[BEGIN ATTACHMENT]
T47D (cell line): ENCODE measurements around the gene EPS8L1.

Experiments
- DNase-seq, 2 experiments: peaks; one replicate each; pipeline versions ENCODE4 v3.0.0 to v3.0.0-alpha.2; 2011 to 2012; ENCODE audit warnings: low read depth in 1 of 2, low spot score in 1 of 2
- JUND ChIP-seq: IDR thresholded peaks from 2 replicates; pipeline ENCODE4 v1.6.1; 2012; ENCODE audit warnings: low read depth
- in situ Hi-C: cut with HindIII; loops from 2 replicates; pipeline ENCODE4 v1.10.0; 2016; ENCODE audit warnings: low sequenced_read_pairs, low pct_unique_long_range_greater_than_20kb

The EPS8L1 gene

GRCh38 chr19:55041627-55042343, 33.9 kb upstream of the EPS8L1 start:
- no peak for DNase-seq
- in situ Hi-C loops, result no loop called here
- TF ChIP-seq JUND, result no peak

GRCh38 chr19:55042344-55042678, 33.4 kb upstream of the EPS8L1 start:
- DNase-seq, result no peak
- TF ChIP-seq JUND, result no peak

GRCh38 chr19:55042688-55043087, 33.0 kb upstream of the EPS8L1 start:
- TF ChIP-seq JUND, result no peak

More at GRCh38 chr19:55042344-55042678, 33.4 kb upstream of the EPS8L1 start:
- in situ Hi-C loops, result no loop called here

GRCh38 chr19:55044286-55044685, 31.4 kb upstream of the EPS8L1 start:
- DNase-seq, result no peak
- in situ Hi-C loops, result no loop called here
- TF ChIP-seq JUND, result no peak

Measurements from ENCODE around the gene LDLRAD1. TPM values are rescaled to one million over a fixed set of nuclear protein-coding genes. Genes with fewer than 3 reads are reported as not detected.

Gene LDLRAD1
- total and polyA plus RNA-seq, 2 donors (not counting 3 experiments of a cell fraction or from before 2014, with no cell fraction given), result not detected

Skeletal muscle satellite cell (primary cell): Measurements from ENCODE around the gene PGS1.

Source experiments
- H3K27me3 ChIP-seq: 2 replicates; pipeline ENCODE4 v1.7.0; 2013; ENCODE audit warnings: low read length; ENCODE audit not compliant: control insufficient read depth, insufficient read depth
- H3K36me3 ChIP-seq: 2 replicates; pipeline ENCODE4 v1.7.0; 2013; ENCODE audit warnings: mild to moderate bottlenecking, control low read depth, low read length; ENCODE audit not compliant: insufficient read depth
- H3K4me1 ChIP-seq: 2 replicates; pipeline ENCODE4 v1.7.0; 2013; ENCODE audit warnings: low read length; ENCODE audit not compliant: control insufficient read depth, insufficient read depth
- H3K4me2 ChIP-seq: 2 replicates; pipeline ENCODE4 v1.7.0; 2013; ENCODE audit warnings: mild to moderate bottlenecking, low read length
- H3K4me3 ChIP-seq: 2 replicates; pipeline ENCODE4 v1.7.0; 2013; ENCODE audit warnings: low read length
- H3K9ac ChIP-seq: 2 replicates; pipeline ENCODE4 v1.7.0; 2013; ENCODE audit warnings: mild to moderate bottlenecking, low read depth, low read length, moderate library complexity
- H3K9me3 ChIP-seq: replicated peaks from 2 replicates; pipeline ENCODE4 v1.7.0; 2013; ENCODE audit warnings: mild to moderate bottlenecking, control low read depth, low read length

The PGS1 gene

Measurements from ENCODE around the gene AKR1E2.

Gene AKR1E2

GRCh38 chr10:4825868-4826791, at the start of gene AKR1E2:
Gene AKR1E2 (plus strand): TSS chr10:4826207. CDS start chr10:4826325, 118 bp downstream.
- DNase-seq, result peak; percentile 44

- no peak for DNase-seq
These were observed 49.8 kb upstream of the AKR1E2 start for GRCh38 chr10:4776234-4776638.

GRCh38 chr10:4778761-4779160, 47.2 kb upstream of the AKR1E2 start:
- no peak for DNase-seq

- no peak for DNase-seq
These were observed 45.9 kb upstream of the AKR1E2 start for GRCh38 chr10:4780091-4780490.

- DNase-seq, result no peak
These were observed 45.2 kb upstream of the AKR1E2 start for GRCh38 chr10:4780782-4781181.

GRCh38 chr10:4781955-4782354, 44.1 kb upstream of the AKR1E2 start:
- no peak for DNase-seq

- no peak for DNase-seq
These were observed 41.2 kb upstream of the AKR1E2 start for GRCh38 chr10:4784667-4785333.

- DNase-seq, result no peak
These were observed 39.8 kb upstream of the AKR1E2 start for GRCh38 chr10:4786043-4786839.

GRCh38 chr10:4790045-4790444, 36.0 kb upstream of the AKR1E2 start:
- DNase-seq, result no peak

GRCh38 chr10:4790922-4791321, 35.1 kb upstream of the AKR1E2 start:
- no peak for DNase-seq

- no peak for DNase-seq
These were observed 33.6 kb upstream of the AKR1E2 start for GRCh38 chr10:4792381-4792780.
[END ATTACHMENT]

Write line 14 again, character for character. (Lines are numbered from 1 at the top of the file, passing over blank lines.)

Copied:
GRCh38 chr19:55042688-55043087, 33.0 kb upstream of the EPS8L1 start: